Dr Margaux Rat
Dr Margaux Rat
Margaux Rat obtained her Masters degree in Ecology Evolution Biometry from the Université Claude Bernard in Lyon, France (2010). For her Masters thesis, Margaux focused on sexual selection, i.e. she investigated whether female palmate newts assessed multiple male traits to choose their mate. She then moved to South Africa to study for her PhD at the University of Cape Town in and refined her research interests on the evolution of sociality. Margaux studied dominance, cooperation and social organisation in the complex cooperative societies of sociable weavers. Her PhD thesis received the UCT Faculty of Science Purcell Memorial Price 2015 for the best dissertation on a zoological topic submitted at UCT.
Margaux joined the Hot Birds Project as a Postdoctoral fellow in July 2015 to further develop the research on the impacts of climate change on social groups dynamic. Her fellowship is funded jointly by the University of Cape Town and the University of Pretoria and relies on collaborations with Dr Susan Cunningham, Prof. Andrew McKechnie and Prof. Cédric Sueur.
Sociality and cooperation are universal features of life, yet cooperative societies are highly vulnerable to conflicts-of-interests which may lead to societal collapse (i.e. ‘the tragedy of the commons’; Hardin 1968). My research interests reside mainly in understanding why is group-living so common in biological systems and how complex, cooperative societies have evolved and are maintained. Precisely, I study what are the factors which shape interactions between individuals and how they influence a group’s social dynamic and individual behaviour. For instance, during the course of my PhD, I used social network analyses to test whether dominance acts in concert with kinship to mitigate conflicts and promote cooperation in the societies of sociable weavers. With the Hot Birds Project, I have the opportunity to overlap this research framework with a contemporary challenge faced by any living forms, climate change. Here, I aim to investigate whether environmental variation, particularly, variation in air temperature, may undermine the social structure of group-living birds from arid-environments.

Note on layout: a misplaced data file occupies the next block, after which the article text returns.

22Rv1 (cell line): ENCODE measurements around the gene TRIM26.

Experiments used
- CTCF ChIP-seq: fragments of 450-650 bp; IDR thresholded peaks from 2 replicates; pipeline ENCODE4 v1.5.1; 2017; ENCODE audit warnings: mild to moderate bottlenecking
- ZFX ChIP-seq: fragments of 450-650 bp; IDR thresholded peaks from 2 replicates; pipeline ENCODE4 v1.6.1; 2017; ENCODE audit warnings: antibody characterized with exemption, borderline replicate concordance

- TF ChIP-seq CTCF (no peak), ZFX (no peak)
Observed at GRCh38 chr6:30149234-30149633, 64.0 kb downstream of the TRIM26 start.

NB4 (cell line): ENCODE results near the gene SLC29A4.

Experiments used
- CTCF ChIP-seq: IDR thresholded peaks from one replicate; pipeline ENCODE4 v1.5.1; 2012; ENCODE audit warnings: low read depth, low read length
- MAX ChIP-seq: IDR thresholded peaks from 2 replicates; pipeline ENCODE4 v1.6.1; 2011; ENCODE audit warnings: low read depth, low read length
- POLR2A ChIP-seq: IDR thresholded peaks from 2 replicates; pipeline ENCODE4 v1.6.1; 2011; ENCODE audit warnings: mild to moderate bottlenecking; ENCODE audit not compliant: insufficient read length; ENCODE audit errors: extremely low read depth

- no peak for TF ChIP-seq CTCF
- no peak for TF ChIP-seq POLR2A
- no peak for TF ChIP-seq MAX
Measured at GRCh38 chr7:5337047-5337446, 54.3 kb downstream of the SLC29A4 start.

Paquet, M, Doutrelant, C., Loubon, M., Theron, F., Rat, M., Covas, R. (2016) Communal roosting, thermoregulatory benefits and breeding group size predictability in cooperatively breeding sociable weavers. Journal of Avian Biology
Rat, M. (2015) Dominance, social organisation and cooperation in the sociable weaver Philetairus socius. PhD thesis, University of Cape Town.
Acker, P. et al. (2015) Disruptive viability selection on a black plumage trait associated with dominance. Journal of Evolutionary Biology 28 2027-2041.
Rat, M., van Dijk, R.E., Covas, R. and Doutrelant, C. (2015) Dominance hierarchies and associated signalling in a cooperative passerine. Behavioral Ecology and Sociobiology 69:437-448.
Boucherie, P., Dufour, V., Rat, M., Doutrelant, C., Mariette, M., Heeb, P. and Bousquet, C. (2015) Application de l’analyse des réseaux sociaux chez les oiseaux. In: Sueur, C. (ed) Analyse des réseaux sociaux appliquée à l’éthologie et l’écologie. Editions Materiologiques, Paris, FR,
Cornuau J., Rat M., Schmeller D.S., Loyau A. (2012). Multiple signals in the palmate newt: ornaments help when courting. Behavioural Ecology and Sociobiology, 66(7), 1045-1055.